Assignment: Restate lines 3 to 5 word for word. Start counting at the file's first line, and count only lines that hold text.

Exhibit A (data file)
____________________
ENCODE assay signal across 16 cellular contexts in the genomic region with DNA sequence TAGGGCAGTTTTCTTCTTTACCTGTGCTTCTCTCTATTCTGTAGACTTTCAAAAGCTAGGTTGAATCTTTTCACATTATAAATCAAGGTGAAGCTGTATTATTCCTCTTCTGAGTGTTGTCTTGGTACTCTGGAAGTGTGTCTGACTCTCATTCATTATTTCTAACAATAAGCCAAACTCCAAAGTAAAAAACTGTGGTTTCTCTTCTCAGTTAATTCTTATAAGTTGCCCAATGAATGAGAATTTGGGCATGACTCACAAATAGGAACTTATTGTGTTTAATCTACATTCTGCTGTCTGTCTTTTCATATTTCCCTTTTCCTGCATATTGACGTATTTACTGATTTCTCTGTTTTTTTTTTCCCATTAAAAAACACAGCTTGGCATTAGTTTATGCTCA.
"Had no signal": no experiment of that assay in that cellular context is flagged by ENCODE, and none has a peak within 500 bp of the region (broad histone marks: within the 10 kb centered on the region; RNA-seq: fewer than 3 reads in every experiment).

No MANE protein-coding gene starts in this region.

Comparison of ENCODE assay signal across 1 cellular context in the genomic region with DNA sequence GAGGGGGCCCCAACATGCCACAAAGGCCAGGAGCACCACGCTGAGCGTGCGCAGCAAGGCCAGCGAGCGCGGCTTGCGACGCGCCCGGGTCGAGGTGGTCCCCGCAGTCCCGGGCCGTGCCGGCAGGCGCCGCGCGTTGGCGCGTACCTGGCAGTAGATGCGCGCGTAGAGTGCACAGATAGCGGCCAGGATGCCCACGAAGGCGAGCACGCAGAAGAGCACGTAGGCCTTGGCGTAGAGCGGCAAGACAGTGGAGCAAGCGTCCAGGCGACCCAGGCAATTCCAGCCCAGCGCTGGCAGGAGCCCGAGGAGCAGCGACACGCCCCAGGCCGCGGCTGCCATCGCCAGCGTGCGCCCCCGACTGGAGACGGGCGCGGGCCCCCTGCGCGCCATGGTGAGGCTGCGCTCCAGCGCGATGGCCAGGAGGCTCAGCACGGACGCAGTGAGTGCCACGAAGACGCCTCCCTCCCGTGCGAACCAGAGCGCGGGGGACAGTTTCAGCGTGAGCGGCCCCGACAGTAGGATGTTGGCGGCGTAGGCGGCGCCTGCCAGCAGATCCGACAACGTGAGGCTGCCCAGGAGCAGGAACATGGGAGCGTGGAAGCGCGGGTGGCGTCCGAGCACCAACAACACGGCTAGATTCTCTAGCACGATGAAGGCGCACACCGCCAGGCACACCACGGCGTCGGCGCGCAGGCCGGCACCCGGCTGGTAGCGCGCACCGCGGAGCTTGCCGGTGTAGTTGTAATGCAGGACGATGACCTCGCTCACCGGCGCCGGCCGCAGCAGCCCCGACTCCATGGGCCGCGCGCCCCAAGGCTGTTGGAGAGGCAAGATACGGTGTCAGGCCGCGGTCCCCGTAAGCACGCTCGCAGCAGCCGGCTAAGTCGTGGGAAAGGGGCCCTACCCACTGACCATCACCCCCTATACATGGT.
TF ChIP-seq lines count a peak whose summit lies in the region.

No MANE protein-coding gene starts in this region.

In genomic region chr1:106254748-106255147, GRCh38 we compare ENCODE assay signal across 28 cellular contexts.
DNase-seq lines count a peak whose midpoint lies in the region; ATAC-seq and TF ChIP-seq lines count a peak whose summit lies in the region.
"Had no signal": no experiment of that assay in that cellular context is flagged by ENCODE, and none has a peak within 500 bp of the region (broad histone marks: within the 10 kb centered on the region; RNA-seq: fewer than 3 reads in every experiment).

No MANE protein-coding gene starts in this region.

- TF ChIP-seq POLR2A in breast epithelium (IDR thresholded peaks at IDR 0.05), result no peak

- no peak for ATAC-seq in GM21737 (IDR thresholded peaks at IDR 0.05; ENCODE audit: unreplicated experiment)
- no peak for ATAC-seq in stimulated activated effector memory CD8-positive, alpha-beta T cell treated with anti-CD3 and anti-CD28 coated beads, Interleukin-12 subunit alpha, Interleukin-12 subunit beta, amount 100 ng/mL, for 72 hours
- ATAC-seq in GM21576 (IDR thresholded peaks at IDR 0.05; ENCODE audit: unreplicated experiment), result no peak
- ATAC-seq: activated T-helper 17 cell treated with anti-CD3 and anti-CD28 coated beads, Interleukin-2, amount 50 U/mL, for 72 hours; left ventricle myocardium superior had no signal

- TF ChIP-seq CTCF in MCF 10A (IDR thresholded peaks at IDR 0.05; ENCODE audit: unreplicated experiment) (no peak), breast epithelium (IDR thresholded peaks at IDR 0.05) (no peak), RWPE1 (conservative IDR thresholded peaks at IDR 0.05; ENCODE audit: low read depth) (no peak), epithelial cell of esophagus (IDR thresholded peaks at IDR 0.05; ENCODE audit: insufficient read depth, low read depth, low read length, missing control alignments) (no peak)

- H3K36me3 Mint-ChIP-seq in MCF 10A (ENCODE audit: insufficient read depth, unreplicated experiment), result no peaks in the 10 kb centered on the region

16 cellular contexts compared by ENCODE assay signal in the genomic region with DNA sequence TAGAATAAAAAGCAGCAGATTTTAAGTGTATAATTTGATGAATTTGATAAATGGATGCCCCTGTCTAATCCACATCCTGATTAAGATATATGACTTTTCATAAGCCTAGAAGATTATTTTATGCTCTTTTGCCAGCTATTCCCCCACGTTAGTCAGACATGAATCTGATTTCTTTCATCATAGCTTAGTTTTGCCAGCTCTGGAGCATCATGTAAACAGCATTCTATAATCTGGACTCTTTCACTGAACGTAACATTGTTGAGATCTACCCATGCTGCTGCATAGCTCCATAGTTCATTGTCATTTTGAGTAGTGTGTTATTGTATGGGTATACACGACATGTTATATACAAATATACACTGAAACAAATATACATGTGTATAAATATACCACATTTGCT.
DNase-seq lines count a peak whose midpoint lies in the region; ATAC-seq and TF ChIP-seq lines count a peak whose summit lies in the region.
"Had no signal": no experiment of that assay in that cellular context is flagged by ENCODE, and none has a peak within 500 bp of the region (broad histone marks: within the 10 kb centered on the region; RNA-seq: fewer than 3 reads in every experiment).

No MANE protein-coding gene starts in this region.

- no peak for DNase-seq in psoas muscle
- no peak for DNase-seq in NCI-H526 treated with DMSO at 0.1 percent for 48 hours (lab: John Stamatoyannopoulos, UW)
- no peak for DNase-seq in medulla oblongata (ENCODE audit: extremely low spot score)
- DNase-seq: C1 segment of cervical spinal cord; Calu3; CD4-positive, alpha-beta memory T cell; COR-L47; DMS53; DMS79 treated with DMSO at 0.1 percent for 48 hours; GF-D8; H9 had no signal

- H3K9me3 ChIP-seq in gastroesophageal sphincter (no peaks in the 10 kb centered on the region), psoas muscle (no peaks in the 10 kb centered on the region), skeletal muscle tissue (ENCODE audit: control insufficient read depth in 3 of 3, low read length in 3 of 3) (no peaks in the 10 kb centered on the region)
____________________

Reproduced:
No MANE protein-coding gene starts in this region.

Comparison of ENCODE assay signal across 1 cellular context in the genomic region with DNA sequence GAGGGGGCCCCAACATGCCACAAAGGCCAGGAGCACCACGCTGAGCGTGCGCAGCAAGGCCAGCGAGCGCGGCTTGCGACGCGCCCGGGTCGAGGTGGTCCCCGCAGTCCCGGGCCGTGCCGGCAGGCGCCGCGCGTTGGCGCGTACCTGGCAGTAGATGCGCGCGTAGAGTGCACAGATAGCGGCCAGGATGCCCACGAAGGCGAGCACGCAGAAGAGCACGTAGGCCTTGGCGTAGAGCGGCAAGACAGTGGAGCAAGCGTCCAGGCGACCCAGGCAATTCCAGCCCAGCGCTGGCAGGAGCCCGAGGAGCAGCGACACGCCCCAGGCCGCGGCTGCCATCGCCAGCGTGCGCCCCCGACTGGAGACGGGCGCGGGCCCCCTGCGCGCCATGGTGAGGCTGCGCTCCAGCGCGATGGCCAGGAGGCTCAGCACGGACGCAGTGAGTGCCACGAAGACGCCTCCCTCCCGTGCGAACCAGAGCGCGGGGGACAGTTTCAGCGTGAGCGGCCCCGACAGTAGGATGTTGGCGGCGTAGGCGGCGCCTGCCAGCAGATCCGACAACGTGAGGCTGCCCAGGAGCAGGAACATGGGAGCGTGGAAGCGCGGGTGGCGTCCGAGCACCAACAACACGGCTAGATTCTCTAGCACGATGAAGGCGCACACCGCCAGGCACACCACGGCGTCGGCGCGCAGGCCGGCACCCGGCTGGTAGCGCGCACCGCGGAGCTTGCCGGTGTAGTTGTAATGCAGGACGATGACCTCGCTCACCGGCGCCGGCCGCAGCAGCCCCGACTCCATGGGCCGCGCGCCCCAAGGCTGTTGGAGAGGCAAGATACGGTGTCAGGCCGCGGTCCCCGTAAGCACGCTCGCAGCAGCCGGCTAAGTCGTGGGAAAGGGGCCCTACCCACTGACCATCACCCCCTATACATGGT.
TF ChIP-seq lines count a peak whose summit lies in the region.